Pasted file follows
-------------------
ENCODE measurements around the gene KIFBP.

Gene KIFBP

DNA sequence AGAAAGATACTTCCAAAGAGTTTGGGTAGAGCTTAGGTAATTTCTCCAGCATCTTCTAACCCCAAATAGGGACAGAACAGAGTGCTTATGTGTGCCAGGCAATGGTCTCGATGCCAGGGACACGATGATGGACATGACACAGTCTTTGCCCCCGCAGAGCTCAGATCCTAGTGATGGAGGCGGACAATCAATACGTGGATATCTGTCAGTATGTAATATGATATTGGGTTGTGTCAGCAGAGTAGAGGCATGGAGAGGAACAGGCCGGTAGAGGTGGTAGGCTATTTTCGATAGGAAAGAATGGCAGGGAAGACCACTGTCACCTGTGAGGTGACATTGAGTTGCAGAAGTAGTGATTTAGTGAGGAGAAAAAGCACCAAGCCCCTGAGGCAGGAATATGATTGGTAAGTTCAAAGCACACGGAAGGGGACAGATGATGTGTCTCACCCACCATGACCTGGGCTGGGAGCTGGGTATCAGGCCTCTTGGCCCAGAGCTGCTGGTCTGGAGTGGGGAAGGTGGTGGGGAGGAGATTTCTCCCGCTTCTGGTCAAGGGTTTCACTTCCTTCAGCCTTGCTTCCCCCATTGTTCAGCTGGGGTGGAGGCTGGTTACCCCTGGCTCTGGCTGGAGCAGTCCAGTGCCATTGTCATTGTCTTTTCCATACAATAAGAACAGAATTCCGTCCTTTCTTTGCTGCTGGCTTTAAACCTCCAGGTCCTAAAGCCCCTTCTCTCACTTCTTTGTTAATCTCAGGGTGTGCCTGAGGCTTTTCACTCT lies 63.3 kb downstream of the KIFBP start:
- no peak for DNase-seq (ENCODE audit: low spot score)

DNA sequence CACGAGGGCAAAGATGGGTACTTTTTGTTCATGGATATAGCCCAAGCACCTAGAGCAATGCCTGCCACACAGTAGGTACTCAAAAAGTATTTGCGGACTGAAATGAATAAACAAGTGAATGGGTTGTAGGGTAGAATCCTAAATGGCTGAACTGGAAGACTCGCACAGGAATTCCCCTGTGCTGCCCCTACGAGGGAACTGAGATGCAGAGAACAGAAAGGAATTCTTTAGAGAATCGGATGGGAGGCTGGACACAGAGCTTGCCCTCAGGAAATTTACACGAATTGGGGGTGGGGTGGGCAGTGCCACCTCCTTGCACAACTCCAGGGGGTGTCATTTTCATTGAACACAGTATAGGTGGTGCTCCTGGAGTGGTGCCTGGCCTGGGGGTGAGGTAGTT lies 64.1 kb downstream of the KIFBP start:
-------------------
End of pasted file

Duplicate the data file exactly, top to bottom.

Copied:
ENCODE measurements around the gene KIFBP.

Gene KIFBP

DNA sequence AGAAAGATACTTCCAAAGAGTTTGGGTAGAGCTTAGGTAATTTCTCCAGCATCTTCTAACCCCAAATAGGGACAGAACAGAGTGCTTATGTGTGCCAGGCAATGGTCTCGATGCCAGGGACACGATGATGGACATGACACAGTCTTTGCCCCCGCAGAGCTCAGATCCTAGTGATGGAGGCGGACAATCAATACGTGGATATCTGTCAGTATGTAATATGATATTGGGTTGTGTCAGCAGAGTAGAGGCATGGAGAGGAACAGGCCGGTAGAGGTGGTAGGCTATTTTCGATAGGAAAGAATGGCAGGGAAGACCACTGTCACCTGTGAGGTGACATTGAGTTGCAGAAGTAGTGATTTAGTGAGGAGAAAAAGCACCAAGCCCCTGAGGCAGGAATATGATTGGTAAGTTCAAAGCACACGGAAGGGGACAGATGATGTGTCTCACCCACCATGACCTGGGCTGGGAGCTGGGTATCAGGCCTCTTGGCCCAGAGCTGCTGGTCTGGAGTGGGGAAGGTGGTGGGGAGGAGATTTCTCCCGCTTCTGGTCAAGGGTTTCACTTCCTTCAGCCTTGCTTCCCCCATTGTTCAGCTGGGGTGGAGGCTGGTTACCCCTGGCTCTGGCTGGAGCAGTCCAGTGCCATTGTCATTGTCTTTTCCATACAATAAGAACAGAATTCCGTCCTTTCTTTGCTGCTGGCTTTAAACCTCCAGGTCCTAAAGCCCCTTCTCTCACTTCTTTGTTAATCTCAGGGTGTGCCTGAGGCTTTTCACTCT lies 63.3 kb downstream of the KIFBP start:
- no peak for DNase-seq (ENCODE audit: low spot score)

DNA sequence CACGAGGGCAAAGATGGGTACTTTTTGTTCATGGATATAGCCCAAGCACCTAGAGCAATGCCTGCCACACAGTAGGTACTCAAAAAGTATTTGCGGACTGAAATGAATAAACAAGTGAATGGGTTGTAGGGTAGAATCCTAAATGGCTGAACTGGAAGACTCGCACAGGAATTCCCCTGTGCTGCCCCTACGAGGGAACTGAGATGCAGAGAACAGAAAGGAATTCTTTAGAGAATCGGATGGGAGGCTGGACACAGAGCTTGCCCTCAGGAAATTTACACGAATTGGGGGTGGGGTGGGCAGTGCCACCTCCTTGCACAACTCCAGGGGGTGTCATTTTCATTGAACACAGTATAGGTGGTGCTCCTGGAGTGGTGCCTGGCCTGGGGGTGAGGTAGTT lies 64.1 kb downstream of the KIFBP start: